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Old 03-19-2012, 02:59 AM   #1
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Default Nanobrewery at the farmers market?

This is something that won't happen for several years, but I have had this idea spinning in my head for some time now and I want to figure out whether:

a) This is legal
b) This is practical

As soon as we can afford to, my wife and I plan on buying some land in the country. I want to grow fruits and vegetables and sell them at farmer's markets. I notice the Bloomington, Indiana farmers market has a local winery that sells their wares, which gave me the idea of trying to sell beer there too.

My plan would be to brew on a nano-scale and every week bring 2-3 different beers in corny kegs (which I would rotate weekly) and sell growlers. I could also sell the occasional super-fancy beer (sours, barley-wines, etc.), which I would sell in bombers. If for some reason they don't allow growlers, I would bottle my beers in Grolsch bottles and charge a bottle deposit. I would also want to sell kegs to local restaurants, but I don't want to focus on that now.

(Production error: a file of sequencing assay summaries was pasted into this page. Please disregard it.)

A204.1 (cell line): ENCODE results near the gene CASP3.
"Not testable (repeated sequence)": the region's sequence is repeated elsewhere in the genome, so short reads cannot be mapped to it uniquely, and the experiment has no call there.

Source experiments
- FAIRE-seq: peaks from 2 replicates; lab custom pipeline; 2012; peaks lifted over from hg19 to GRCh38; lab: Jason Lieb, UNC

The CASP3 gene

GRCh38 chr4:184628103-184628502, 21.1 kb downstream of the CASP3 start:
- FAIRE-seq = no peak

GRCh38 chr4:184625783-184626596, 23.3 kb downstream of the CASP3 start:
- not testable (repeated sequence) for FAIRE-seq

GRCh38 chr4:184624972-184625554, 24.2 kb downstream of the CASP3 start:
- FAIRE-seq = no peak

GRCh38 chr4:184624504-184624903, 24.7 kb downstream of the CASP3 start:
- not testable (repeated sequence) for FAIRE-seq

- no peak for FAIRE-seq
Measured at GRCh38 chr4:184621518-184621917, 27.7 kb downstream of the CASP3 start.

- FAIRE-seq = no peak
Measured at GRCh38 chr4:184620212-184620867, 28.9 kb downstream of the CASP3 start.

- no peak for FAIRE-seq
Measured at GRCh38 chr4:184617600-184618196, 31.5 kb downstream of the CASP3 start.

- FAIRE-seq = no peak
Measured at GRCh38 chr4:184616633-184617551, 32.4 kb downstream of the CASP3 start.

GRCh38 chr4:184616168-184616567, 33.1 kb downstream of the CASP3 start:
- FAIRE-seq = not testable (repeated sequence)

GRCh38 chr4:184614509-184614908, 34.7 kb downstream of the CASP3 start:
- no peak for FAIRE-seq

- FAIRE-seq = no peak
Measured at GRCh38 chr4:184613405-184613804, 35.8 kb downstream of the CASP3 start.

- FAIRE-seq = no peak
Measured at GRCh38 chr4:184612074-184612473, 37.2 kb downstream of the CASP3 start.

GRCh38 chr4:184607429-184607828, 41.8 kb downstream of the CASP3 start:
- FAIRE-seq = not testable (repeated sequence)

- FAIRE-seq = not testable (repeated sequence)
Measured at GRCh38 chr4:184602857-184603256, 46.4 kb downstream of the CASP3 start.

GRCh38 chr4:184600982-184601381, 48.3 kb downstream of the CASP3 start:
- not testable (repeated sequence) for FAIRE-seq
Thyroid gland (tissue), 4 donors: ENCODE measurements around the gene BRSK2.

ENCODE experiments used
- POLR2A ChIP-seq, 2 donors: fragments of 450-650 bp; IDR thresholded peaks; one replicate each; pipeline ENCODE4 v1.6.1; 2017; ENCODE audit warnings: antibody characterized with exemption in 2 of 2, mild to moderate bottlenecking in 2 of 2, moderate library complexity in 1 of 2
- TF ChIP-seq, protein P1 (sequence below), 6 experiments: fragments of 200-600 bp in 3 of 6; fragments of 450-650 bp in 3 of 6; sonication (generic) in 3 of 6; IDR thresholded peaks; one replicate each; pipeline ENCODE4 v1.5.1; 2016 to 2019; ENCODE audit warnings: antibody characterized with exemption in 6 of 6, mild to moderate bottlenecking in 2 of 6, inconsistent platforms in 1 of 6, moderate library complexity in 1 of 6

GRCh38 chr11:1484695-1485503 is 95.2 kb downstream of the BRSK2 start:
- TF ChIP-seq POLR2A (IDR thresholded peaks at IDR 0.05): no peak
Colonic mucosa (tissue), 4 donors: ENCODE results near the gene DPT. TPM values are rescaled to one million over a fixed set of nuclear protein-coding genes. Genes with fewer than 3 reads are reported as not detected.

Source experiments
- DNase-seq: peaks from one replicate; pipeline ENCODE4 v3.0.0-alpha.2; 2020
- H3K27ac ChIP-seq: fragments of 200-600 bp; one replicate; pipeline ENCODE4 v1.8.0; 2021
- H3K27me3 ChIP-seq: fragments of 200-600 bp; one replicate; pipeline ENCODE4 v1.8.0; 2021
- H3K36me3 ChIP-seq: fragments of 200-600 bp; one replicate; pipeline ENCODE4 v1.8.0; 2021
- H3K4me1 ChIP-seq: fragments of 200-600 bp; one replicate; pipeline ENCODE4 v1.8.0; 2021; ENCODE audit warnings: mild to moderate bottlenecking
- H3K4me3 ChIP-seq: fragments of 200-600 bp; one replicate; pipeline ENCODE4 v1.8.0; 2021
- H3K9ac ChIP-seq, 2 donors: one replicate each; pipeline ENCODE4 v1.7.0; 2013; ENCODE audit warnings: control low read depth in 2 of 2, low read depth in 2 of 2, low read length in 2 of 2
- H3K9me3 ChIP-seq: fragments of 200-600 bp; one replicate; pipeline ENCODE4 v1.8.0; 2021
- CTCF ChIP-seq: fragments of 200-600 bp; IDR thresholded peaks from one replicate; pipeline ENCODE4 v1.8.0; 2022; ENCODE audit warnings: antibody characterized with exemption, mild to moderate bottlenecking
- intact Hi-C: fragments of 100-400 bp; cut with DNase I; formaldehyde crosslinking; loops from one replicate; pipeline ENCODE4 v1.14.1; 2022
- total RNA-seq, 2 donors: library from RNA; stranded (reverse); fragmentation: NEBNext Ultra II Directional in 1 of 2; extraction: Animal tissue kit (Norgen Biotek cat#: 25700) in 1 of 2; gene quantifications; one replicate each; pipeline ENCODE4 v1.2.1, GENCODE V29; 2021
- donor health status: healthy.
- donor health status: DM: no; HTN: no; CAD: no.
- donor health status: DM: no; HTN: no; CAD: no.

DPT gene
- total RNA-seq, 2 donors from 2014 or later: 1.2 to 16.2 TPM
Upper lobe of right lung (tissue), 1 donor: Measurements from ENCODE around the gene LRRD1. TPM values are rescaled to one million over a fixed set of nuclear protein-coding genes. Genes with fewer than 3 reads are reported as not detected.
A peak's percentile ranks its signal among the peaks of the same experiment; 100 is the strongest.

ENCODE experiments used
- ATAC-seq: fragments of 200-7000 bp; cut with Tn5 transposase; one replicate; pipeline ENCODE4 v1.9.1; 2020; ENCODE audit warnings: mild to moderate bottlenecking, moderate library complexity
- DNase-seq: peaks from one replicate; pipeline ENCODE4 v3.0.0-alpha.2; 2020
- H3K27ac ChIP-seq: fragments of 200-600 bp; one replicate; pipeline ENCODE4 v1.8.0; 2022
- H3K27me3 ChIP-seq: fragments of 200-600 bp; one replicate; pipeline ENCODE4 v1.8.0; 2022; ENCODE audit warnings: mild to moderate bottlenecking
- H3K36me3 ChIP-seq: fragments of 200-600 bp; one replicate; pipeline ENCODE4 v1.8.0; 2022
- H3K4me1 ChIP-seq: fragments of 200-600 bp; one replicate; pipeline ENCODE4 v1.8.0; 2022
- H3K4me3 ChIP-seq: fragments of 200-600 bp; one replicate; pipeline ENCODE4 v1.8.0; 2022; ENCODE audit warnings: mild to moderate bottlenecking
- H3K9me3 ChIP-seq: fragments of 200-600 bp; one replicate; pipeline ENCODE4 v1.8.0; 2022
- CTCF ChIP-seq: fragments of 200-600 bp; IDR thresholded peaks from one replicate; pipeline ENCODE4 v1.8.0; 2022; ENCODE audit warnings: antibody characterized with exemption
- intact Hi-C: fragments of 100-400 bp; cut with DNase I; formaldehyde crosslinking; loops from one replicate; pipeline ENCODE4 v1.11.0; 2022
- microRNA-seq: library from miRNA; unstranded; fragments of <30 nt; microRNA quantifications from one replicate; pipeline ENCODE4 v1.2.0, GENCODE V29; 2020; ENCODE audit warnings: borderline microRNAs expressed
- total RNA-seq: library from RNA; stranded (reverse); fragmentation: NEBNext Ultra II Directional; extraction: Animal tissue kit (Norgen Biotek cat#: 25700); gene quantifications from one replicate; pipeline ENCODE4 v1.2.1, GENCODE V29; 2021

I checked Indiana state brewing laws and couldn't find anything about farmers markets. I suppose I can contact the gummint, but I was hoping I could get an answer here first. I also want it to be known that I haven't really researched the financial aspect of this, so don't bite my head off if something like this is not financially sound.

I also wanted to know how interested you fellow homebrewers would be in getting growlers filled at a farmers market. I personally would look forward to being able to go every week and purchase beer. I'm hoping others feel the same. I've also considered opening the brewery to the public, but that is entirely dependent on how far out in the country I live. I would also be interested to hear what people would think about going to a brewery that is a bit off the beaten path, so long, of course, as the product and ambiance are quality.

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Old 03-19-2012, 03:30 AM   #2
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Beer laws vary state to state and are almost always different from winery laws. My guess would be that if your States laws allow you to sell directly to the consumer (like in some States breweries can sell at the brewery) then you could. I would contact someone in your local or state government.

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Old 03-19-2012, 03:30 AM   #3